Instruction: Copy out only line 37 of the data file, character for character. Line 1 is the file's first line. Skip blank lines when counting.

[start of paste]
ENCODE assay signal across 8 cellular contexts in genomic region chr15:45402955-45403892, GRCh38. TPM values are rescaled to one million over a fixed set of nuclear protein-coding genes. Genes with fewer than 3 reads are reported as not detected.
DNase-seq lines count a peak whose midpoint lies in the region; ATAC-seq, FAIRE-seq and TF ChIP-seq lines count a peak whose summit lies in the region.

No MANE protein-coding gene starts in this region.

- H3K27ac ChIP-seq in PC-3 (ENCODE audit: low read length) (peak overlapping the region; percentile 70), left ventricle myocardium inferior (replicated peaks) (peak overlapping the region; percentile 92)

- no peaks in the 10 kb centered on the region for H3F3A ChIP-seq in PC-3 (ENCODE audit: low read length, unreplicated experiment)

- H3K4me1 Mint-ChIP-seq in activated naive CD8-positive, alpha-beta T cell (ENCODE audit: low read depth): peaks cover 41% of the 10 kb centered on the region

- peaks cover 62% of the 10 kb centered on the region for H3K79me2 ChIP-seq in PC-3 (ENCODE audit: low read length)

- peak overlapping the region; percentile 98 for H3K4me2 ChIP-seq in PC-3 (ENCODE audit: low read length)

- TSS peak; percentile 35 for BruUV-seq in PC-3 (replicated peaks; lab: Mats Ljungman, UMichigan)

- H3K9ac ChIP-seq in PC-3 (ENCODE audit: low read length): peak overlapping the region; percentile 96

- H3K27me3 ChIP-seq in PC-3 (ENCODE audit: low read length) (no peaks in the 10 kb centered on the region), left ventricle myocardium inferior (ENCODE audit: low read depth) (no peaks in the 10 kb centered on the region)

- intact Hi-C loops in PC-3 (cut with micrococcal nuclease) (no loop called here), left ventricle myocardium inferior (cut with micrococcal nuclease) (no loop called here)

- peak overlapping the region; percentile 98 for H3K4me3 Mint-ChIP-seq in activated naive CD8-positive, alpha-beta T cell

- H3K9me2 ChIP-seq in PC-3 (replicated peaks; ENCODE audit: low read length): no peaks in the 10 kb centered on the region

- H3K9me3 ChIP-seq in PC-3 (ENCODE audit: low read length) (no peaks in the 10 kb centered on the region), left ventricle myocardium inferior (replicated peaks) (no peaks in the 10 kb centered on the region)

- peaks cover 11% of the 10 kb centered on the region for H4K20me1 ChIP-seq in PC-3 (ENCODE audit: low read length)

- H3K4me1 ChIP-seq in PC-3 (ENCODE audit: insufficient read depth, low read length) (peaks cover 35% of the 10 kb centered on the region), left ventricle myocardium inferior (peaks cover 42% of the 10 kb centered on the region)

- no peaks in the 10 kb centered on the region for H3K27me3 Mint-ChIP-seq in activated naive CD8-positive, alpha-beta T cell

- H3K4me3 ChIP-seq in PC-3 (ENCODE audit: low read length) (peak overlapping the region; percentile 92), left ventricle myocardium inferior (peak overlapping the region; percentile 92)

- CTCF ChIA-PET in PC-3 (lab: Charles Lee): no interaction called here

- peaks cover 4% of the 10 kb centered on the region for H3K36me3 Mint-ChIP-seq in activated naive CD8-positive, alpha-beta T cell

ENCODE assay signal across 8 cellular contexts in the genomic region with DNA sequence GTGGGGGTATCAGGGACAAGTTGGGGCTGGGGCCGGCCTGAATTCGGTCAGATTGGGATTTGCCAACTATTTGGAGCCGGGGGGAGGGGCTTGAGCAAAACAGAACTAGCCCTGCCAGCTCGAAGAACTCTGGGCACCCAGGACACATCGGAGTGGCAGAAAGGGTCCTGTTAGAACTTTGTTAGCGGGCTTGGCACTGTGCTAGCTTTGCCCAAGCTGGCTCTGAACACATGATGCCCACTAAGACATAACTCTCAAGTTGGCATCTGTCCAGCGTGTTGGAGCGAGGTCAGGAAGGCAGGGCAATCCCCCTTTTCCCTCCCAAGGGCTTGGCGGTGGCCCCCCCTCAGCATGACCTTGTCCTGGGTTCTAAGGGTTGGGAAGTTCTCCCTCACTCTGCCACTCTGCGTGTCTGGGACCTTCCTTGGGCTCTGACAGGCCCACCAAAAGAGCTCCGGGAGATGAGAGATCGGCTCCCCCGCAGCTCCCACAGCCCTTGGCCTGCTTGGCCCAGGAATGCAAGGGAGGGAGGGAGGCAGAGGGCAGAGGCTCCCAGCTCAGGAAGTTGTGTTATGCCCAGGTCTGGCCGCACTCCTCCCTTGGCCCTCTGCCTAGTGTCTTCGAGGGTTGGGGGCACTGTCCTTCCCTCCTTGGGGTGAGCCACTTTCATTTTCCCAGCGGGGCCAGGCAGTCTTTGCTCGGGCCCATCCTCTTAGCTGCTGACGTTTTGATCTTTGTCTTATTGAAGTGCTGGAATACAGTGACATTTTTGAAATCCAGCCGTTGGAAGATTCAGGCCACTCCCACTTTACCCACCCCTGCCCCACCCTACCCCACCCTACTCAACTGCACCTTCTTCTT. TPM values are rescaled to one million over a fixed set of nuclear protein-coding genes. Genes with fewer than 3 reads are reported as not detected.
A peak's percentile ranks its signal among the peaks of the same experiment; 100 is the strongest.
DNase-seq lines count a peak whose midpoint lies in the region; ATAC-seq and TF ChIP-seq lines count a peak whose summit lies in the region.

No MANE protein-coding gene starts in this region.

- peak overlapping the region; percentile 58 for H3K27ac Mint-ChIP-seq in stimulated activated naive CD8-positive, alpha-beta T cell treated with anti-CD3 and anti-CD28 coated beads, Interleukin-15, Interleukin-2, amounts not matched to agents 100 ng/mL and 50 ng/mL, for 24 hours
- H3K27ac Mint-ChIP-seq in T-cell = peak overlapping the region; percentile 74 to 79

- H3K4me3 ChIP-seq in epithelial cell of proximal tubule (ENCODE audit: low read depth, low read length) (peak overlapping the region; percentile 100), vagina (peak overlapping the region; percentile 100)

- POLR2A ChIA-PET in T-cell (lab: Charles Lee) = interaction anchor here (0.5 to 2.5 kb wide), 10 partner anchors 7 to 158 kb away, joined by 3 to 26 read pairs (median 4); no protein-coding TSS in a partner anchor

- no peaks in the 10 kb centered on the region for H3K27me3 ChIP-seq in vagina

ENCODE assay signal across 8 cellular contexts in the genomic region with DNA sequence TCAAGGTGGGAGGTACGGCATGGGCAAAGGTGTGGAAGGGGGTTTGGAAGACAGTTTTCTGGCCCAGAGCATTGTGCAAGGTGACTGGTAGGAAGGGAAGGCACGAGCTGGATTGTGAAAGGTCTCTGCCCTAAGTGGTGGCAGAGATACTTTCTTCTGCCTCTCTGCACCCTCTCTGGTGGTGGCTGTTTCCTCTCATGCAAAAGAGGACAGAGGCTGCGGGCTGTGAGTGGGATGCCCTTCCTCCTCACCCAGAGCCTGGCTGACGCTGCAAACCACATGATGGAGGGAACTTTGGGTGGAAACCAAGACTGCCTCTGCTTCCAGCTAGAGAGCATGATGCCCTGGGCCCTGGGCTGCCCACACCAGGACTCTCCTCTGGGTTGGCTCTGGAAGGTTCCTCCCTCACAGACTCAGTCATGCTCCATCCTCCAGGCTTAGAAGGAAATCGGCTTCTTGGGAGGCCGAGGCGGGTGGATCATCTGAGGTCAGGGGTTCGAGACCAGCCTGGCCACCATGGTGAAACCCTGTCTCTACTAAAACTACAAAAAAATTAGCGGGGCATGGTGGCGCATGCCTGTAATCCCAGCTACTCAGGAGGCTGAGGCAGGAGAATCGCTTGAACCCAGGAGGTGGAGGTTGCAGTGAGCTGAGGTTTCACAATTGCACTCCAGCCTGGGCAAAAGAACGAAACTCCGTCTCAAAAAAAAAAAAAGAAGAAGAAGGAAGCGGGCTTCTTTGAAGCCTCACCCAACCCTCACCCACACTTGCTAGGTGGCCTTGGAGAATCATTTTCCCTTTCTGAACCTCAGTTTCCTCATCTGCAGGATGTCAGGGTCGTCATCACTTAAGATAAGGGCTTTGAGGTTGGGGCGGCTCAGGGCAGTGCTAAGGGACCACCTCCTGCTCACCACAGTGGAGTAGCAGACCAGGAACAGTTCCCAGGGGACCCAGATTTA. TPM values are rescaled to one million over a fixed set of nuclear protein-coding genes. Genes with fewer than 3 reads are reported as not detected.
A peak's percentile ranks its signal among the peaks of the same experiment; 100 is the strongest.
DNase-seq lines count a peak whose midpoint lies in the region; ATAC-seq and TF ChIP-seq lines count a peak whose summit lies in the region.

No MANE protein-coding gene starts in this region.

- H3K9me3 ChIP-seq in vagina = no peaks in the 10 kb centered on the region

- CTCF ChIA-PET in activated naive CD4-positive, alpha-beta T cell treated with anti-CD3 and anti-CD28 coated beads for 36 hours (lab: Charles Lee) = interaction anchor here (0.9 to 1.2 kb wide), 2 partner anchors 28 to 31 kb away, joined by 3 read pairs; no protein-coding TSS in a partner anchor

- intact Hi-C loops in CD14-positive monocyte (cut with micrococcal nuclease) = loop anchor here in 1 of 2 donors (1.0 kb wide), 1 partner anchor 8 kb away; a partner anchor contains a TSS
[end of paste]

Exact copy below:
- intact Hi-C loops in CD14-positive monocyte (cut with micrococcal nuclease) = loop anchor here in 1 of 2 donors (1.0 kb wide), 1 partner anchor 8 kb away; a partner anchor contains a TSS